International Summer School - Transdisciplinarity methods and tools for dealing with sustainability and land use conflicts

Sunday, September 17, 2023 (All day) to Friday, September 22, 2023 (All day)
Bad Freienwalde, Brandenburg, Germany

We live in a world in transformation in which we are faced with complex global problems such as climate change, loss of biodiversity, hunger and social inequality. The urgent need for a sustainable transformation forces us to take decisions in situations of uncertainty and to continuously adapt our societal strategies.

As professionals, as researchers, and ultimately as citizens we want to embrace this process of transformation. We need to be able to design, build, create, but also to listen, observe and understand to make sustainability changes happen. A disciplinary approach will not be enough to solve the complex problems we are faced with in the 21st century. Academia does not have all the answers, neither does politics, economy or civil society. We rather need a collaborative endeavour to be able to reach a truly sustainable society.

Transdisciplinary research and practice is an approach that allows to bring together different perspectives from science and society and to catalyse the solution of real-world problems. In the summer school we want to convey the basics of co-designing solutions, co-producing knowledge and co-evaluating the results of such research practices to Master and PhD students from technologically-oriented disciplines (e.g. engineering, planning, environmental studies) as well as from other fields (e.g. social sciences). To ensure the link to the ‘real-world’, we will apply what we learn to sustainability problems in the region of Northeast Brandenburg, Germany.

Aim of the course

The aim of the summer school is to gain insight into the basics and challenges of transdisciplinary research and practice, that is a reflexive, integrative, method driven scientific principle aiming at the solution or transition of societal problems and concurrently of related scientific problems by differentiating and integrating knowledge from various scientific and societal bodies of knowledge and transferable to both the scientific and societal practice (Lang et al. 2012).

Our programme includes:

  • facilitating mutual understanding of societal problems through better observing and pursuing the situations faced (inter- and transdisciplinary exchange)

  • empowering students with tools and methods for reflection and collaborative work in heterogeneous actor environments

  • empowering students to contribute to solving community problems with their specific perspectives and knowledge

  • reflecting on team building, actor constellations and power relations as well as possible impacts of solutions developed

Case study in focus: Northeast Brandenburg – a region in transition.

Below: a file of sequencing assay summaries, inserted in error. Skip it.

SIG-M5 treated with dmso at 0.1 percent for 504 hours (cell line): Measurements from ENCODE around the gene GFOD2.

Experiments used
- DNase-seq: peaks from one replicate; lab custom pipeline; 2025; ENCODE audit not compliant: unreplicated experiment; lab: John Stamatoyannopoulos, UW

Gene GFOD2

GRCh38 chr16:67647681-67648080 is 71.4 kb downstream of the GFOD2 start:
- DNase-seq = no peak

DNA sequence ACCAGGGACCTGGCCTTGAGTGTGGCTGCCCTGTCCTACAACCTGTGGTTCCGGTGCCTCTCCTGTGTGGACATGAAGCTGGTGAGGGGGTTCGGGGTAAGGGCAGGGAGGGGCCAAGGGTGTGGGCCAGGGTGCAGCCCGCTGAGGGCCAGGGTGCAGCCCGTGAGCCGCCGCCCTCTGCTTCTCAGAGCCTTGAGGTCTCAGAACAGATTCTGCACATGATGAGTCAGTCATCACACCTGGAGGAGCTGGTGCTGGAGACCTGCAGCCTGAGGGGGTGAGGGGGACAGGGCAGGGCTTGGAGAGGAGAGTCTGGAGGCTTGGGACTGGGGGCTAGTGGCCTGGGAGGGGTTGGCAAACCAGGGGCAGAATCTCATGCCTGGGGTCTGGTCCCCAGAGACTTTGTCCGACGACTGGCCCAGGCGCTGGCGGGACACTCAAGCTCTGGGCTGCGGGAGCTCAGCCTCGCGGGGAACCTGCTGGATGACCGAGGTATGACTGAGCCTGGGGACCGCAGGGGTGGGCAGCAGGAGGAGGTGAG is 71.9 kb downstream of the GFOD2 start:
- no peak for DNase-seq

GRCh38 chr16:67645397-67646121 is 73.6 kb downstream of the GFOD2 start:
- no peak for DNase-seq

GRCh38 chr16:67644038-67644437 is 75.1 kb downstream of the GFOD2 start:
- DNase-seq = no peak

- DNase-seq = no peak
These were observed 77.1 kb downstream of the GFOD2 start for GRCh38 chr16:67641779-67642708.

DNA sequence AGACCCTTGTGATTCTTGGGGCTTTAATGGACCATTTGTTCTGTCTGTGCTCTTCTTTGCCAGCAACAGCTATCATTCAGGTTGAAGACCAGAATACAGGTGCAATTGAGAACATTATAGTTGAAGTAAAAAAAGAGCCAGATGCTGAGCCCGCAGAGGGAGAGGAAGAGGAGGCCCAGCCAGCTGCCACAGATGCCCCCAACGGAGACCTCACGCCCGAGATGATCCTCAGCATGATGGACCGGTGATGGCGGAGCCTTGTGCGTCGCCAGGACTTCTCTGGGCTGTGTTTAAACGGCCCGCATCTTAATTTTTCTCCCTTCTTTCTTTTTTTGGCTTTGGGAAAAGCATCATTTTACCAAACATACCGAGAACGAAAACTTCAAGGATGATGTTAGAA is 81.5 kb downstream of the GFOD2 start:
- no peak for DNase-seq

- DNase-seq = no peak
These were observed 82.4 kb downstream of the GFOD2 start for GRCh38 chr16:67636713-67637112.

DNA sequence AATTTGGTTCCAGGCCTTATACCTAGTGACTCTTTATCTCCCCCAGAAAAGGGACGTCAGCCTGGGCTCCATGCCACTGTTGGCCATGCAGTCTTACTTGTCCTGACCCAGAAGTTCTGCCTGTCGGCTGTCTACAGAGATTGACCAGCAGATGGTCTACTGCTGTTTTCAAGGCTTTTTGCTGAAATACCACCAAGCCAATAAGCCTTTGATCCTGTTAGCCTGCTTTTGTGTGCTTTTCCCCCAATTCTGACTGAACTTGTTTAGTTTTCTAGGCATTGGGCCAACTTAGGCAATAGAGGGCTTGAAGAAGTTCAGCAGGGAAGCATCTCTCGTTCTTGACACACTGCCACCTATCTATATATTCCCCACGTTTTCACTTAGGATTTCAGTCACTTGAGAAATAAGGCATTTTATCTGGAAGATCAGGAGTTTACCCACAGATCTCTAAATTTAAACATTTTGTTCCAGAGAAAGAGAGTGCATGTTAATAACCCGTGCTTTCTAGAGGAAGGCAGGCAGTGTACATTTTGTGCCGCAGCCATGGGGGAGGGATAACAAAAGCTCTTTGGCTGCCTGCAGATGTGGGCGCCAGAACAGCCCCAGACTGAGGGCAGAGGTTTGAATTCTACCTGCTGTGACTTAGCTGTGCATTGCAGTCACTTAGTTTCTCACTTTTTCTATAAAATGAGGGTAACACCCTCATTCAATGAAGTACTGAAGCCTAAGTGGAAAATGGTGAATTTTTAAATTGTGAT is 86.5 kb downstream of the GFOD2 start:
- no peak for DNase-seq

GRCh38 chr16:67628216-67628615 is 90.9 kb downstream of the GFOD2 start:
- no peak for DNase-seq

The districts of Barnim, Uckermark and Märkisch-Oderland are part of the historical landscape of the Barnim. This area, formed during the ice age, is dominated by hills, forests and lakes. To the east, the Odra River meanders along as the region’s border with Poland. Its adjacent area, the so-called Oderbruch, is dominated by fertile farmland since its drainage and cultivation of marshland in the 18th century. Since the German re-unification, the region has shown a decline in industrial and agricultural production, accompanied by a high rate of unemployment and population loss. Today, with around 100 inhabitants per square kilometre living here, residents from the nearby capital of Berlin and other tourists like to enjoy the quiet and diverse beauty of the region.

However, the region’s diverse landscape and its various forms of use go hand in hand with many challenges and questions for a sustainable future in rural areas that may not be visible at first sight. With regard to climate change conflicts arise, for example, between nature conservation and agriculture with regard to environmentally friendly options of agricultural production go along with fostering biodiversity and rewetting of marshlands. The use of the river is controversial with regard to its relevance as a nature reserve and as a route for commercial traffic. This illustrates that the region is characterized by contrasts: nature conservation and pioneers of organic farming on the one hand, windparks, biogas plants and intensive livestock farming on the other. Areas that are well connected to Berlin have shown growth while remote areas are suffering from a decline of infrastructure such as schools, shopping facilities and public transport. While some conflicts have arisen between old and new inhabitants, there is also a rise in initiatives that aim to develop new perspectives for rural regions.

During the summer school we will use conflicts regarding the transition of rural areas in the region exemplarily to train methods of formulating and analysing real world problems based on exchange with regional actors.